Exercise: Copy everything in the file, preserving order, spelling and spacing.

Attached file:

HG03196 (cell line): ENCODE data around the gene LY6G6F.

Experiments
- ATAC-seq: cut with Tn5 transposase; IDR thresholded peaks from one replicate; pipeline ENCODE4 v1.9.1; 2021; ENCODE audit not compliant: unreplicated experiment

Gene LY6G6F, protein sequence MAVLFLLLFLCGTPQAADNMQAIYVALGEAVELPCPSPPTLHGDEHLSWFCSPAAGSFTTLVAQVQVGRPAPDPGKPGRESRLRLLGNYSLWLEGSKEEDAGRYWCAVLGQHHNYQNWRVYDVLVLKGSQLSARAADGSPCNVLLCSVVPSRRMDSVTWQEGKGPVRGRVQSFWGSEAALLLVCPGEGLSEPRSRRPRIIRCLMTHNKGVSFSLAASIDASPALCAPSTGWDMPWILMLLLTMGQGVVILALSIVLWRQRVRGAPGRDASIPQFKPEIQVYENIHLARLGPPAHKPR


HG03196 (cell line): ENCODE data around the gene LY6G6F.

Experiments
- ATAC-seq: cut with Tn5 transposase; IDR thresholded peaks from one replicate; pipeline ENCODE4 v1.9.1; 2021; ENCODE audit not compliant: unreplicated experiment

Gene LY6G6F, protein sequence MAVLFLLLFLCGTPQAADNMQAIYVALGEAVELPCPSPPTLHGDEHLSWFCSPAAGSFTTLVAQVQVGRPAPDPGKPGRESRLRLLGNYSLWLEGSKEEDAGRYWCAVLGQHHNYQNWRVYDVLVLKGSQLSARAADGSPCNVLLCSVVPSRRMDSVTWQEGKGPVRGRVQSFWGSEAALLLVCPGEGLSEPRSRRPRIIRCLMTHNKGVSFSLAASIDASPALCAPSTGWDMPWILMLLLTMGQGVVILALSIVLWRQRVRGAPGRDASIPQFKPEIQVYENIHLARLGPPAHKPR